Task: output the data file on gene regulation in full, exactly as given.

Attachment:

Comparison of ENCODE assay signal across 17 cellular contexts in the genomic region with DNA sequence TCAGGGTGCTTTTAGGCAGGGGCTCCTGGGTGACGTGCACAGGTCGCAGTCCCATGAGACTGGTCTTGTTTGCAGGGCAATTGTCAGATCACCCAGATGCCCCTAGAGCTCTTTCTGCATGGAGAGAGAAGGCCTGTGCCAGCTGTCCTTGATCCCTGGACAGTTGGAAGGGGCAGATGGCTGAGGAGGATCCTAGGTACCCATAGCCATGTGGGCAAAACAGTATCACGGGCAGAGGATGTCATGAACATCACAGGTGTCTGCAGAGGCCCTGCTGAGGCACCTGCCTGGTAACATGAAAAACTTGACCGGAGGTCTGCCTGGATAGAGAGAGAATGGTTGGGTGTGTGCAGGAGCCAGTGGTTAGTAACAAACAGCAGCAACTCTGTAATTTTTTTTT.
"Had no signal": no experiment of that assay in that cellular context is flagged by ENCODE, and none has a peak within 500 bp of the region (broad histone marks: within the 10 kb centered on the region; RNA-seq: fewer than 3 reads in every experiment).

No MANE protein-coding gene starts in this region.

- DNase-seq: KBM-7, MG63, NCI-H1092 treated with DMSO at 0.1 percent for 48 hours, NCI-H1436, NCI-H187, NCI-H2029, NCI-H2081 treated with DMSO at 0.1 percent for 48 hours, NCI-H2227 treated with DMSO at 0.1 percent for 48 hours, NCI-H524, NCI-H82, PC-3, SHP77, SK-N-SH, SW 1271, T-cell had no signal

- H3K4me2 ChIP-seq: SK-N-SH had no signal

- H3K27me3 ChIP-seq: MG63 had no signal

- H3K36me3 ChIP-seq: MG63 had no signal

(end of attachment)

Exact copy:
Comparison of ENCODE assay signal across 17 cellular contexts in the genomic region with DNA sequence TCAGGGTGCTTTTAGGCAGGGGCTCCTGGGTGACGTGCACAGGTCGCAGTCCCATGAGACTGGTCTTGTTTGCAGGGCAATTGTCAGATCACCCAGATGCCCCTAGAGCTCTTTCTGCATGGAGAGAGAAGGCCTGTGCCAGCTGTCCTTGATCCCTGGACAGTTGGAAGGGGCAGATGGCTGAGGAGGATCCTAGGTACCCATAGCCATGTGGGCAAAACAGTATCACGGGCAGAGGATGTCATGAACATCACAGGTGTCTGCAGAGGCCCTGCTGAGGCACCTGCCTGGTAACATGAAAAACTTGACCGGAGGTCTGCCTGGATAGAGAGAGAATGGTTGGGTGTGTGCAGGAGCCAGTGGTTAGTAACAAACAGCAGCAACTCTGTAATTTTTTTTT.
"Had no signal": no experiment of that assay in that cellular context is flagged by ENCODE, and none has a peak within 500 bp of the region (broad histone marks: within the 10 kb centered on the region; RNA-seq: fewer than 3 reads in every experiment).

No MANE protein-coding gene starts in this region.

- DNase-seq: KBM-7, MG63, NCI-H1092 treated with DMSO at 0.1 percent for 48 hours, NCI-H1436, NCI-H187, NCI-H2029, NCI-H2081 treated with DMSO at 0.1 percent for 48 hours, NCI-H2227 treated with DMSO at 0.1 percent for 48 hours, NCI-H524, NCI-H82, PC-3, SHP77, SK-N-SH, SW 1271, T-cell had no signal

- H3K4me2 ChIP-seq: SK-N-SH had no signal

- H3K27me3 ChIP-seq: MG63 had no signal

- H3K36me3 ChIP-seq: MG63 had no signal